The Xantrex XAR regulator was also made by Balmar for Xantrex, but it has been discontinued. We suggest sticking with Balmar. You get what you pay for with a Balmar regulator and the MC-614 is our hands down favorite.
This particular alternator is a 90A Leece-Neville 8MR2070TA. It features a 1″ foot and universal adjusting ear. It fits most Universal and Westerbeke engines as well as many others.
Flip The Regulator Over
The next step is to remove the four wires that connect the voltage regulator to the alternator. For the 8MR-2070-TA this means one red wire, two yellow wires and one black wire. This is as easy and as straight forward as it sounds.
Once the wires have been disconnected simply tilt the regulator up to expose the internal brush connections. You’ll need a set of needle nose pliers to pull the connectors off the brushes. This is quite simple and takes about 20-30 seconds to complete.
Spark Arrestor Gasket
This gasket prevents errant sparks from the brushes from igniting any potential fumes and keeps the brush box sealed. With most diesel engines ignition protection is not technically required, but it’s still a good idea to use this gasket upon reassembly.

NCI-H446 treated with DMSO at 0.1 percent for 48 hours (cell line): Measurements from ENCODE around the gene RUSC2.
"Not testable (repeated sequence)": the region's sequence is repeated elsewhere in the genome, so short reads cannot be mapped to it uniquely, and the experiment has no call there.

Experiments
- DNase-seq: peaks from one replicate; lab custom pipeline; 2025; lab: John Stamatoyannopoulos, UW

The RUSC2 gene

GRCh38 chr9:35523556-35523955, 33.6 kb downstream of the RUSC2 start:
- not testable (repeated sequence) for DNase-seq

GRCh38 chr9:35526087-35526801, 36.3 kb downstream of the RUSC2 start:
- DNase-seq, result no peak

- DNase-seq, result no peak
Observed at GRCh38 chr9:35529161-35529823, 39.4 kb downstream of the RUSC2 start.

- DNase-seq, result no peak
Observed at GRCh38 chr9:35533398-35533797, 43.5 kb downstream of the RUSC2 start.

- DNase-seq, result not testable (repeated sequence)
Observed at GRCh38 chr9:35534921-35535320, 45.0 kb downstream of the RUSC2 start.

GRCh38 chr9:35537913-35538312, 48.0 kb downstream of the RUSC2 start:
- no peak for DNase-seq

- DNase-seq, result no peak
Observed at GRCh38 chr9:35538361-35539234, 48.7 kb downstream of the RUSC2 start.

The External Regulation Conversion Kit
IMPORTANT: As of June 12, 2017 Compass Marine Inc. was notified that Leece-Neville has discontinued this external regulation kit. We spent an entire year tracking down every last bit of inventory, of these kits, and actually re-imported over 150 of them from Europe. We then talked Leece-Neville into doing one last production run for us before the machine was scrapped. This allowed Compass Marine Inc. to continue supplying these kits to our readers. The supply is dwindling.
Leece-Neville used to manufacture an external regulation conversion kit for the 8MR series of alternator. The original was a design done for Balmar and then, when Balmar discontinued the Model 81, they added the conversion kit to their product line. We’ve taken the hassle out of finding these kits (now obsolete) and made them available right here: Leece-Neville 8MR External Regulation Conversion Kit.
Because voltage & current is running through these wires it’s rather critical they be installed and insulated correctly. If the insulators are not installed correctly, you can literally create a dead short and ground out on the alternator case. This could ruin your day.
In this image the small square is properly oriented to prevent the machine screw from making contact with the cover plate.
Step 6 – Slide The Connectors Onto The Brushes
Slide the contacts onto the brushes male studs, in the reverse order you removed the stock regulator wires. It does not matter which way you connect these green wires because one will become the field contact and the other will be connected to the alternators ground stud.
Step 7 – The External Wiring